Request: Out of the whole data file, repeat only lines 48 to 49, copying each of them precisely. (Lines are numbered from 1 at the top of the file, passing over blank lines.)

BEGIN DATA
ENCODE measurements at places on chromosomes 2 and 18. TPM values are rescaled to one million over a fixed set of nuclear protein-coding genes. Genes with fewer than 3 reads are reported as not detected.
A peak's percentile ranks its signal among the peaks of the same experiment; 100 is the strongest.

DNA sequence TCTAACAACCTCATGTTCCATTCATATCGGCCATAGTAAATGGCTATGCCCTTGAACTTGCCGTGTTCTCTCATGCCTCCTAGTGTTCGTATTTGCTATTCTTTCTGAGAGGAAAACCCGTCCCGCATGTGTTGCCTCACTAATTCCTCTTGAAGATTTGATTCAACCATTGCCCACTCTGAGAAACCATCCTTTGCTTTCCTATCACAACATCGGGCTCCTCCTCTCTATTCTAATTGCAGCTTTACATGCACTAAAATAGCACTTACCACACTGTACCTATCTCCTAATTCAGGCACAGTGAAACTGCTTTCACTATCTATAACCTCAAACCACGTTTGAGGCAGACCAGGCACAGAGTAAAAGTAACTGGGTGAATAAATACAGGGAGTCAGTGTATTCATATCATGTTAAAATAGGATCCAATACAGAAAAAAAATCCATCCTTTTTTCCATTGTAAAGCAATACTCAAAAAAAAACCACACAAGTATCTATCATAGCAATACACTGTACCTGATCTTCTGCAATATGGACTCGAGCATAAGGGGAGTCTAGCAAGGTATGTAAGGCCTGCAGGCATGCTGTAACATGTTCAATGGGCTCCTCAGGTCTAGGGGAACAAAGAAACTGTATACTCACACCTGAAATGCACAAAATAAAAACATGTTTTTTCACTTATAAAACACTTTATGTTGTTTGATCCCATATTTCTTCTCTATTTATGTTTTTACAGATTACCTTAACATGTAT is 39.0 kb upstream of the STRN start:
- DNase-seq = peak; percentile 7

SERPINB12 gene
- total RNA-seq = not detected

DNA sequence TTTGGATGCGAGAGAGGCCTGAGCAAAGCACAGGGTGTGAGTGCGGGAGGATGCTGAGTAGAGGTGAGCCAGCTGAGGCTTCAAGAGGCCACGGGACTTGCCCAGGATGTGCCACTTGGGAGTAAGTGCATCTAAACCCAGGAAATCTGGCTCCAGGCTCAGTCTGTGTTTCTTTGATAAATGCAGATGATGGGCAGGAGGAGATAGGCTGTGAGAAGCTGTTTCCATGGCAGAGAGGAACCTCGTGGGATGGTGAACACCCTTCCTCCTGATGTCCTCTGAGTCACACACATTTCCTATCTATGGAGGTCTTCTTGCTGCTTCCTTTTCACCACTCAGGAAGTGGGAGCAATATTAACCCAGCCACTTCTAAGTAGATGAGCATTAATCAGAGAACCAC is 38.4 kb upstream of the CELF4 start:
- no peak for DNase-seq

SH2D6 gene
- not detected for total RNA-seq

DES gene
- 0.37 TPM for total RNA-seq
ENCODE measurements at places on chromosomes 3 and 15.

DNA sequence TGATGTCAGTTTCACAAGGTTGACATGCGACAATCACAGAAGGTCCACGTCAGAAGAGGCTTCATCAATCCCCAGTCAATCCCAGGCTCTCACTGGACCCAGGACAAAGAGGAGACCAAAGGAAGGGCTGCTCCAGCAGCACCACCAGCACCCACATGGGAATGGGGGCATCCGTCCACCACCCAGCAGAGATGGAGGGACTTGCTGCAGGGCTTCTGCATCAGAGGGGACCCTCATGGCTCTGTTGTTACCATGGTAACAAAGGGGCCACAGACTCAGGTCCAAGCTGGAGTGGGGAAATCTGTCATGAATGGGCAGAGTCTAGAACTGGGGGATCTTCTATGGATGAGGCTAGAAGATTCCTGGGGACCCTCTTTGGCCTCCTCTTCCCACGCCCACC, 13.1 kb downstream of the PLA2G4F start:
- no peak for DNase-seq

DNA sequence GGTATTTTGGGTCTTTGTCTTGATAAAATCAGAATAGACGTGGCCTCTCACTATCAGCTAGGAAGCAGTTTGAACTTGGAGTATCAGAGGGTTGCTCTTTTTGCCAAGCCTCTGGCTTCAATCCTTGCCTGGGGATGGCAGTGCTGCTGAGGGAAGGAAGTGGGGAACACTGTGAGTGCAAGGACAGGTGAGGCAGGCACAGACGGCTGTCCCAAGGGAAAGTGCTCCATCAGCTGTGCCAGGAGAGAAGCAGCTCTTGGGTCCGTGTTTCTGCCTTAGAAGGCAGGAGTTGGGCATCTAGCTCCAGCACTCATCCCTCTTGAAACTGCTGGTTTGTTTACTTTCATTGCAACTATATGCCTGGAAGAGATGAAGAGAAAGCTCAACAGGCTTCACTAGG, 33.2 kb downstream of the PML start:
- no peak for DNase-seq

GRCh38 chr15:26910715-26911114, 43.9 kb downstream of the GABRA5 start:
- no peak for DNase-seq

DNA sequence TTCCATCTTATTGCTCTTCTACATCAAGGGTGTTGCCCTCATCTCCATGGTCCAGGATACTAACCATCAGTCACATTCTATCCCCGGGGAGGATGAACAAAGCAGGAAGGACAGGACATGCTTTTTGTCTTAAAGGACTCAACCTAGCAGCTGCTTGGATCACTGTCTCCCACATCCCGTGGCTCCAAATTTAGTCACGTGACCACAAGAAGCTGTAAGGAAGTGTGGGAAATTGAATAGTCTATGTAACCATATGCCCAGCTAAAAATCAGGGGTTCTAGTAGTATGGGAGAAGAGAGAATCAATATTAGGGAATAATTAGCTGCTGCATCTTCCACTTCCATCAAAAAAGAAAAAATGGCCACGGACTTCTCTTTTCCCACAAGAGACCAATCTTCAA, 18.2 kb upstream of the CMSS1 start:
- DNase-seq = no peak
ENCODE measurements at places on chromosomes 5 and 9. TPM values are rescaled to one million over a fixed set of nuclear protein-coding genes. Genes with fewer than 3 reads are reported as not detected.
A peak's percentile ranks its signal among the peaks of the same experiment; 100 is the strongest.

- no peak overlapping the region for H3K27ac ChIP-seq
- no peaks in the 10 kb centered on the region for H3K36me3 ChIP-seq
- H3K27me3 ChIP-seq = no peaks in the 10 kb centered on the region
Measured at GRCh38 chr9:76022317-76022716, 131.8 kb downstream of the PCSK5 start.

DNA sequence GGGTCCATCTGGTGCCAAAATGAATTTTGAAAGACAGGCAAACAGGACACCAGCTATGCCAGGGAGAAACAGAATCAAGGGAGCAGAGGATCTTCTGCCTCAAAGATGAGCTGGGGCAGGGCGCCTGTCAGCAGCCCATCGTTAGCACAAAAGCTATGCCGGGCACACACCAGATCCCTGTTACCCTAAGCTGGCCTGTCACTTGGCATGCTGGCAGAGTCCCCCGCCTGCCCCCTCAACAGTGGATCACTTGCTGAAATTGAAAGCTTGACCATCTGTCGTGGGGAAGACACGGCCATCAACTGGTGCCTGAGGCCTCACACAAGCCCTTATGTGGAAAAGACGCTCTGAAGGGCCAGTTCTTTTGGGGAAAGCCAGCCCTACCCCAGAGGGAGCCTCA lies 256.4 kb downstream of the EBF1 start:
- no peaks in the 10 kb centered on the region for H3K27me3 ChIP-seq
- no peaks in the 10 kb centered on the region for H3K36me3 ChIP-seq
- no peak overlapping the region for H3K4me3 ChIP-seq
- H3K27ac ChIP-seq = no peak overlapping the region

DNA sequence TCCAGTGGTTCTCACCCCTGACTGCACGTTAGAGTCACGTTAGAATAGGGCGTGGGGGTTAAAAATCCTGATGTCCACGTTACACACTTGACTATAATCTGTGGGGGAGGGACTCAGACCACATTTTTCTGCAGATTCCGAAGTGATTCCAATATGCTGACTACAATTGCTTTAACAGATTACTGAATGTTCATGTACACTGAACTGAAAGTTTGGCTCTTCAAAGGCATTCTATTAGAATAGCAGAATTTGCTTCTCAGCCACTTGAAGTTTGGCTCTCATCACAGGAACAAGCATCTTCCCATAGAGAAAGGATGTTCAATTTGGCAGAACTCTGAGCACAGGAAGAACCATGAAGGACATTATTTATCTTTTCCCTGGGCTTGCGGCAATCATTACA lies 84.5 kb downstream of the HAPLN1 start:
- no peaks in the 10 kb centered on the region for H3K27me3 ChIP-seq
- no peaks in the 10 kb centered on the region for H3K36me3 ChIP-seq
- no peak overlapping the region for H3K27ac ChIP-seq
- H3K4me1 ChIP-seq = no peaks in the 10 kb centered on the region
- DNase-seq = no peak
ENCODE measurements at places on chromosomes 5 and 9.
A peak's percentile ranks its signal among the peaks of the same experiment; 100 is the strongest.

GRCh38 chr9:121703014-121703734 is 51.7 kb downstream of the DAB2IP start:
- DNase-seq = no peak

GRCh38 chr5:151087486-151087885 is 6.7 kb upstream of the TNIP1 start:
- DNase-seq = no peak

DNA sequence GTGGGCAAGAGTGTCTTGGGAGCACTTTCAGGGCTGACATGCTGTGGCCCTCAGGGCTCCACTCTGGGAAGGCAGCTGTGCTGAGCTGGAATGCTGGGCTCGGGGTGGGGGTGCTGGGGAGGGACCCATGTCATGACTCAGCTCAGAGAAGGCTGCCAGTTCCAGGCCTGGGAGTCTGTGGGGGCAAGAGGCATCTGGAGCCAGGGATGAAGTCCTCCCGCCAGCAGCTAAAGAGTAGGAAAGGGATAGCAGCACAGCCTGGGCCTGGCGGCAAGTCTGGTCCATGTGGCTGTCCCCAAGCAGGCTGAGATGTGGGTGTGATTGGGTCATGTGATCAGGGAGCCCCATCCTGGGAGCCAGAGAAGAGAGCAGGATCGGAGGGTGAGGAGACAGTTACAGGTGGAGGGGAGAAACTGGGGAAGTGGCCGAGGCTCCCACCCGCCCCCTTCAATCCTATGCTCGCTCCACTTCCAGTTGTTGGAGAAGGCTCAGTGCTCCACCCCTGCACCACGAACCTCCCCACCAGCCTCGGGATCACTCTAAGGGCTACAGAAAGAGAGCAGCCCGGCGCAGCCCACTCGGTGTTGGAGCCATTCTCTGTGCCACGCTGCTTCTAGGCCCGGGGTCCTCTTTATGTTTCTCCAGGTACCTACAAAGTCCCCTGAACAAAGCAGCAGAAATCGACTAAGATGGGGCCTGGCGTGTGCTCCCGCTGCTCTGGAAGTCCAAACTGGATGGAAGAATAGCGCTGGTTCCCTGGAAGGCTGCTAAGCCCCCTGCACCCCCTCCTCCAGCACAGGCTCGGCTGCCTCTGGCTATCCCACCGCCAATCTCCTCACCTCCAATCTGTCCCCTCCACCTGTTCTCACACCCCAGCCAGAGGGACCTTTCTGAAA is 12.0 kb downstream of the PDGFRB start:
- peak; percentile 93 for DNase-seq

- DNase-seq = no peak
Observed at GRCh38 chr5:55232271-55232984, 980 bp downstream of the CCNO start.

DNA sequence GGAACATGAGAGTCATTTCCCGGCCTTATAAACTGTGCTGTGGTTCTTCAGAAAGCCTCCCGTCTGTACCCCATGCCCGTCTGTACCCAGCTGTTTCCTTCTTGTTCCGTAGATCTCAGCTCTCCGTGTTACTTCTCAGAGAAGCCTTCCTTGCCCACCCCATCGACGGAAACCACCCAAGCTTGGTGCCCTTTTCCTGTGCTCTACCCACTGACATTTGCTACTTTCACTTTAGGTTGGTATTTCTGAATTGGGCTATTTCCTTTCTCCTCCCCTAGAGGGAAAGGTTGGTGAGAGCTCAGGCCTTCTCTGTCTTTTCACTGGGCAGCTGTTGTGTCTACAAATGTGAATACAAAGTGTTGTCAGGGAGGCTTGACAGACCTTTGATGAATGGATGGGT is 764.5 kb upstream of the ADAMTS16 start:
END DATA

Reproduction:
Observed at GRCh38 chr5:55232271-55232984, 980 bp downstream of the CCNO start.

DNA sequence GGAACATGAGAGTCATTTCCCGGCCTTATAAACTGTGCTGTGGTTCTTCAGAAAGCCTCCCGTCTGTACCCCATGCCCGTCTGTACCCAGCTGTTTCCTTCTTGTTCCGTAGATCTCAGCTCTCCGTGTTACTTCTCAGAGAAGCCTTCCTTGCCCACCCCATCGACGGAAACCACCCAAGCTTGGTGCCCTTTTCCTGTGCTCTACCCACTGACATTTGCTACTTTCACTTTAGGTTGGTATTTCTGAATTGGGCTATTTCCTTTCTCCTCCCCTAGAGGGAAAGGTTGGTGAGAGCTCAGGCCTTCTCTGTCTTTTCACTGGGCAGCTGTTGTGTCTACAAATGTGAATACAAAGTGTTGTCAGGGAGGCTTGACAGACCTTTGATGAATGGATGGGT is 764.5 kb upstream of the ADAMTS16 start: